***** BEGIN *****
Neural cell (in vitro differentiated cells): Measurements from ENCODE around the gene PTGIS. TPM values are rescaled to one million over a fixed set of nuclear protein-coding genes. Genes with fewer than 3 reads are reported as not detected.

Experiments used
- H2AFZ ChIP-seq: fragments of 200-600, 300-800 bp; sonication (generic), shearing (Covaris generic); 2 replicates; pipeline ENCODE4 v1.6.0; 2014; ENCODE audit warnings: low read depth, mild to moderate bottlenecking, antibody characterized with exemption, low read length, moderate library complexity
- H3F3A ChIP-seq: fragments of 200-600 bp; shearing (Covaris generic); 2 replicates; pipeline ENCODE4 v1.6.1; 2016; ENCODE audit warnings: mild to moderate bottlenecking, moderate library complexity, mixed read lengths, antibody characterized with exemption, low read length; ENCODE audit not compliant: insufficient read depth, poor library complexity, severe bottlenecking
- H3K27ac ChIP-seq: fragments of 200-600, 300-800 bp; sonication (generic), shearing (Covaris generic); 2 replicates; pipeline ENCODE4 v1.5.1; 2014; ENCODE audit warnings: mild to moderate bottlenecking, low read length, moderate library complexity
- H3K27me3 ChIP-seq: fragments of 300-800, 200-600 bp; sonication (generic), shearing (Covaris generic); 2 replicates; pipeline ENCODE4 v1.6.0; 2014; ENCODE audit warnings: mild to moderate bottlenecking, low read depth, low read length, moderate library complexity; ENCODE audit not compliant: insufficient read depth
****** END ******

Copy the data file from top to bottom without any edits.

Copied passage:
Neural cell (in vitro differentiated cells): Measurements from ENCODE around the gene PTGIS. TPM values are rescaled to one million over a fixed set of nuclear protein-coding genes. Genes with fewer than 3 reads are reported as not detected.

Experiments used
- H2AFZ ChIP-seq: fragments of 200-600, 300-800 bp; sonication (generic), shearing (Covaris generic); 2 replicates; pipeline ENCODE4 v1.6.0; 2014; ENCODE audit warnings: low read depth, mild to moderate bottlenecking, antibody characterized with exemption, low read length, moderate library complexity
- H3F3A ChIP-seq: fragments of 200-600 bp; shearing (Covaris generic); 2 replicates; pipeline ENCODE4 v1.6.1; 2016; ENCODE audit warnings: mild to moderate bottlenecking, moderate library complexity, mixed read lengths, antibody characterized with exemption, low read length; ENCODE audit not compliant: insufficient read depth, poor library complexity, severe bottlenecking
- H3K27ac ChIP-seq: fragments of 200-600, 300-800 bp; sonication (generic), shearing (Covaris generic); 2 replicates; pipeline ENCODE4 v1.5.1; 2014; ENCODE audit warnings: mild to moderate bottlenecking, low read length, moderate library complexity
- H3K27me3 ChIP-seq: fragments of 300-800, 200-600 bp; sonication (generic), shearing (Covaris generic); 2 replicates; pipeline ENCODE4 v1.6.0; 2014; ENCODE audit warnings: mild to moderate bottlenecking, low read depth, low read length, moderate library complexity; ENCODE audit not compliant: insufficient read depth